It’s hard to know if your team is improving if you don’t set goals and keep track of them. Most coaches set Outcome Goals, which are highly dependent on the quality of one’s opponent and tend to reflect the Scoreboard. On the other hand, Effort Goals are largely under one’s control regardless of the competition and tend to reflect Mastery.
When you see players trying hard and failing to make a play, you can reinforce them by commenting on how hard they were trying. Of course we want results, but people tend to get reinforced only for good results. We don’t want kids to give up when the result isn’t good, so we need to reinforce even unsuccessful effort. If your players are only rewarded for successful outcomes, and they aren't sure they can come up with a successful outcome, they will tend to be discouraged.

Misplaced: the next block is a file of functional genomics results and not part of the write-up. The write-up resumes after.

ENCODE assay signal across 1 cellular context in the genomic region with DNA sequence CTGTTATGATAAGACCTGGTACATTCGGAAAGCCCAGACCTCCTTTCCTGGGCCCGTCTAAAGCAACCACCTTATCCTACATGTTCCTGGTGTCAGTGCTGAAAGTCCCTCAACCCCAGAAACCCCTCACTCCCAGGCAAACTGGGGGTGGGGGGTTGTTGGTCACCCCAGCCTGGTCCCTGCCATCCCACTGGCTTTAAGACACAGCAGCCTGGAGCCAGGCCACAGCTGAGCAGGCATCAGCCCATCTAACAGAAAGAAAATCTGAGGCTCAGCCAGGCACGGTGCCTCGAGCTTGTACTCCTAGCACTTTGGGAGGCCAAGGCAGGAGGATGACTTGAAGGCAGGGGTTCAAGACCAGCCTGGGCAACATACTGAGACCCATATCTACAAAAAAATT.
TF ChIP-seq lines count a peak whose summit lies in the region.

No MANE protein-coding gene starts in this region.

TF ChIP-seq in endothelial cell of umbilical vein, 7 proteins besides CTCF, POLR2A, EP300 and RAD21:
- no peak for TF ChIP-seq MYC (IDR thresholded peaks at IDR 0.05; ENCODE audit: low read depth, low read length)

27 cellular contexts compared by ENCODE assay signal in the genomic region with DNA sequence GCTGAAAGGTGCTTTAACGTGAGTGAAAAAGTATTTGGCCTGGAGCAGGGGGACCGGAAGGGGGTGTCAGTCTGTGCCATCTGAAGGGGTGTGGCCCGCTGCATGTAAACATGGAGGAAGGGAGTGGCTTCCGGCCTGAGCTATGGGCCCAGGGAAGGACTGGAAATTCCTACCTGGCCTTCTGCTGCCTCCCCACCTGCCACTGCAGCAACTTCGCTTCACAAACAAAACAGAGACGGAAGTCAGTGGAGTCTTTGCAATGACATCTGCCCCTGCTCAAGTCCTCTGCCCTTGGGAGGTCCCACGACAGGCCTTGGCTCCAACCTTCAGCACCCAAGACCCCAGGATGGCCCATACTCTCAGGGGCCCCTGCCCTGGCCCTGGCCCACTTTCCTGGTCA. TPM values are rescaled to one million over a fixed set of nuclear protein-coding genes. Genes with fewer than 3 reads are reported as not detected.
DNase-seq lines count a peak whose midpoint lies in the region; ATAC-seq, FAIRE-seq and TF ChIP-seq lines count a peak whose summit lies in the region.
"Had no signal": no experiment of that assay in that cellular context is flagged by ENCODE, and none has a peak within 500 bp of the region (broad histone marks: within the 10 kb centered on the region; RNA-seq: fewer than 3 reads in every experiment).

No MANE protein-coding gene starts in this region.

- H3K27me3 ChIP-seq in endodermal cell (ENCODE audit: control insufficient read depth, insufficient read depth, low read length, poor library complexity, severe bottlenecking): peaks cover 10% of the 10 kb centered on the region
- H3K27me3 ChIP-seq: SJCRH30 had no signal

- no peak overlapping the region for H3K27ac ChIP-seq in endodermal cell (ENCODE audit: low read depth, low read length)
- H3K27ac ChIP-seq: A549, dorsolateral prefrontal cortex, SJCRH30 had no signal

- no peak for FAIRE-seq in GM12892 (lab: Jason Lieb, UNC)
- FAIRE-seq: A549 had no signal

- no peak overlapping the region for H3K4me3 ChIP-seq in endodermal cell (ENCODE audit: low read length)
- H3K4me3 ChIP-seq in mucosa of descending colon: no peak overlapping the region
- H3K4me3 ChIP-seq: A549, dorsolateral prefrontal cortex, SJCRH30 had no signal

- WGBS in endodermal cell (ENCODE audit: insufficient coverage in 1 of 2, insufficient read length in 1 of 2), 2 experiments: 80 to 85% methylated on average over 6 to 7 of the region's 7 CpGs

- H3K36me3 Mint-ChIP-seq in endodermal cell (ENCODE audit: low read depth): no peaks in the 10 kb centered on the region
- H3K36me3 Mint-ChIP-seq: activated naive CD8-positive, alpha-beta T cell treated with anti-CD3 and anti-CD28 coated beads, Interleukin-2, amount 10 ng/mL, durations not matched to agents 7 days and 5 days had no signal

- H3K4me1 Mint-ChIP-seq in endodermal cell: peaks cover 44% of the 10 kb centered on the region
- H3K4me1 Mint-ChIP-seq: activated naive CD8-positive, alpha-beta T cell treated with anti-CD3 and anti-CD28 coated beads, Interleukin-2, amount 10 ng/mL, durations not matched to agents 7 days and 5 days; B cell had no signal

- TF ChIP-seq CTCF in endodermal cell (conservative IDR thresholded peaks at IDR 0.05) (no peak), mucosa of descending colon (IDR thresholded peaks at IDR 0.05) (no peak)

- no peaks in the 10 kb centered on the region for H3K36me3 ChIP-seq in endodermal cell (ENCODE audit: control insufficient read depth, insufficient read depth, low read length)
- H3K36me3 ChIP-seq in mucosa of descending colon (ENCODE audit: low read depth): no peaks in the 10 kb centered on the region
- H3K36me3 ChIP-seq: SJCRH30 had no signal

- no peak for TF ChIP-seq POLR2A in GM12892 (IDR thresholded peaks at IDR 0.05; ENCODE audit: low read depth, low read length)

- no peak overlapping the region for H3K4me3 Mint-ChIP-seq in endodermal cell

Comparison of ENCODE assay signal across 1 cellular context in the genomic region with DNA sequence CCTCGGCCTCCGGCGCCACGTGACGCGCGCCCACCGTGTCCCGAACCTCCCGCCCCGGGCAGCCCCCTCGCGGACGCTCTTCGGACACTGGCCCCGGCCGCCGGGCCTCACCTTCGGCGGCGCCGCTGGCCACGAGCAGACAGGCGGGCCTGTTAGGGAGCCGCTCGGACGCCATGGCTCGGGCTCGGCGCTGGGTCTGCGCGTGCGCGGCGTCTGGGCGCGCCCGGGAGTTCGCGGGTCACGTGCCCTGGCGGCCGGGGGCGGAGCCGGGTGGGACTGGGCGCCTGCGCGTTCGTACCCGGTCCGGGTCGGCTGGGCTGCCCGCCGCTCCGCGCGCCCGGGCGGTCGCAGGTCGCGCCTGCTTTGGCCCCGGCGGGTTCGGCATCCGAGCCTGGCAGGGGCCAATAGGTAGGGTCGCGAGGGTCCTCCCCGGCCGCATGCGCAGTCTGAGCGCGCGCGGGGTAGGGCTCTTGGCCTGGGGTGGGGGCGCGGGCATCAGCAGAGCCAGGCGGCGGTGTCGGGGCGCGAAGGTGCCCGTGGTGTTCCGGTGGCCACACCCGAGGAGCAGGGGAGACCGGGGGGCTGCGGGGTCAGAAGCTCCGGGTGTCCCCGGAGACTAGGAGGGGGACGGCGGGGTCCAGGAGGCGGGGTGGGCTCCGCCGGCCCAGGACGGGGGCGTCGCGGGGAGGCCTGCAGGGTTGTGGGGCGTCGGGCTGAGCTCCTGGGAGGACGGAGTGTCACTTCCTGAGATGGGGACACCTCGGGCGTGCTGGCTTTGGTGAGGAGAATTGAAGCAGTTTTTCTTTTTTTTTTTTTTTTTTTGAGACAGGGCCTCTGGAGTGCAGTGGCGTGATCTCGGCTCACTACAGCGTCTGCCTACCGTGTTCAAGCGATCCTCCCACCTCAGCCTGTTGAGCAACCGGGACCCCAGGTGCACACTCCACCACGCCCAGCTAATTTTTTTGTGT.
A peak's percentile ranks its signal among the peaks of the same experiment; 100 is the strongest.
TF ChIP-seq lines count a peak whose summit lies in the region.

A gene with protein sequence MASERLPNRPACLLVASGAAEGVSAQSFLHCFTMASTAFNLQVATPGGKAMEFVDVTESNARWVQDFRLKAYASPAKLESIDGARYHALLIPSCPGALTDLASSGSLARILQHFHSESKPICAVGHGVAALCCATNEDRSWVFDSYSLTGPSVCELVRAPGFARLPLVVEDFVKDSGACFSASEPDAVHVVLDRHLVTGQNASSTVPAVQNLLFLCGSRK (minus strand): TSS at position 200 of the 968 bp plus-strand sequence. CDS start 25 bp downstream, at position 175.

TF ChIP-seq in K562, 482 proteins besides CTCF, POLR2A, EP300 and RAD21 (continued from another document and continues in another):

adapted from The Double-Goal Coach by Jim Thompson